S&C coaches generally work with athletes including a wide range of abilities and levels of professionalism (i.e. full time professional to weekend warriors). The National Strength and Conditioning Association (NSCA) of America summarises their role well:

“Certified Strength and Conditioning Specialists are professionals who apply foundational knowledge in a practical setting to assess, motivate, educate, and train athletes for the primary goal of improving sport performance. They conduct general physical and sport-specific testing sessions, design and implement safe and effective strength training and conditioning programs, and provide guidance for athletes in nutrition and injury prevention. Recognizing their area of expertise is separate and distinct from the medical, dietetic, athletic training, and sport coaching fields.” (Triplett et al., 2017)

At Recovery Room, we would encourage anyone looking to excel in their sport asks for help from an S&C coach. For non-athletes looking to develop their overall fitness and health, a personal trainer (PT) can utilise strength and conditioning principles to help them to do this. These professionals can accelerate the process of learning how to exercise efficiently, manage training loads and reduce the risk of injury.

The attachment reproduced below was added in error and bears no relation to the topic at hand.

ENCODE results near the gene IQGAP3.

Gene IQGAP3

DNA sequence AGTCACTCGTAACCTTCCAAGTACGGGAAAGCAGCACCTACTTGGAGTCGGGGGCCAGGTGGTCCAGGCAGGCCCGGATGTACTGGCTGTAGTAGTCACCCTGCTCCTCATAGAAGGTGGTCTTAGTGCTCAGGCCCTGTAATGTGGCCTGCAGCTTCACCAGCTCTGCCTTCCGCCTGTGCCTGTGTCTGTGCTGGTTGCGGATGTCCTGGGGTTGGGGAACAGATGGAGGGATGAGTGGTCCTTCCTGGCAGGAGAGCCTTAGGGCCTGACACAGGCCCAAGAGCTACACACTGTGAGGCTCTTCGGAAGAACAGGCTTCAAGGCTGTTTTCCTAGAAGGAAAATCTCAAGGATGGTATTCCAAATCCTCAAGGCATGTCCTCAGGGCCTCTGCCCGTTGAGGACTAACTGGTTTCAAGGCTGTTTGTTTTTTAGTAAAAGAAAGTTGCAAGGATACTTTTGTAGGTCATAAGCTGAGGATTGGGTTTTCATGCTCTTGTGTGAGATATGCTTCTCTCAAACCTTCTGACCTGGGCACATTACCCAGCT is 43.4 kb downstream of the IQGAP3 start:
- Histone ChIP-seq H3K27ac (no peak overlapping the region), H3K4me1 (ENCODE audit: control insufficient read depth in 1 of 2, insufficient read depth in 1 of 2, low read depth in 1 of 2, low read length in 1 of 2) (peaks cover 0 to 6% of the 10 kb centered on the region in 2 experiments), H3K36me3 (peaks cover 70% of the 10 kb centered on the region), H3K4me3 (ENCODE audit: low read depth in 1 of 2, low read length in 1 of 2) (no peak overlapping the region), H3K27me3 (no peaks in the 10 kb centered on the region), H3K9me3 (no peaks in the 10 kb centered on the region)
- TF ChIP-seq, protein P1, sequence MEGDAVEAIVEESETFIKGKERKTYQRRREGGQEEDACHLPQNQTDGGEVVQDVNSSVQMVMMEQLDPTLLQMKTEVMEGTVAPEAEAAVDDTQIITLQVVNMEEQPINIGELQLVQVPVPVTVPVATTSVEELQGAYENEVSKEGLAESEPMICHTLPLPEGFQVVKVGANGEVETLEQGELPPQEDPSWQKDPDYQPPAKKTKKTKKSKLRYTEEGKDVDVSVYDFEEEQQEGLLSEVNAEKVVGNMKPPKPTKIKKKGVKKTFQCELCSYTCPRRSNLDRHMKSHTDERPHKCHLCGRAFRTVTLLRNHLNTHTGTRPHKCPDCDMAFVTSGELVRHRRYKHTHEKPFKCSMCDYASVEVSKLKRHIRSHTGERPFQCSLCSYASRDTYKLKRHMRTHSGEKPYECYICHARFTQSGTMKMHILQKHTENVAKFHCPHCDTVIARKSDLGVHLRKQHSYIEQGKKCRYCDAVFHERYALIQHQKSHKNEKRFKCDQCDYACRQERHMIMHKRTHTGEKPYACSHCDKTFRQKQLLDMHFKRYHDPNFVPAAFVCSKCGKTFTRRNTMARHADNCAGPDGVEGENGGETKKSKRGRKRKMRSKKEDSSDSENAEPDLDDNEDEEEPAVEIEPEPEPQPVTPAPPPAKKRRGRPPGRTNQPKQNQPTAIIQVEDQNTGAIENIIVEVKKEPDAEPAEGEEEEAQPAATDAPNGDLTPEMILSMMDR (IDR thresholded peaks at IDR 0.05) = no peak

How can S&C help with your rehab?

While you can see the benefits of S&C for performance, you might also have begun to see how S&C training can also be used to return to your previous levels of performance following an injury. As physiotherapists, we aim to use a combination of manual therapy (e.g. massage, mobilisation, manipulation, dry needling…) and exercise therapy (ie strength and conditioning) to rehabilitate you to your previous levels of performance. Initially, we aim to restore the range of motion, stability and strength of the injured tissue. Exercise will aim to restore overall balance, strength, endurance, and reflex control to return full function in all activities of daily living that were lost because of the injury. Following this, we use S&C principles to return full performance in your sport or exercise of choice.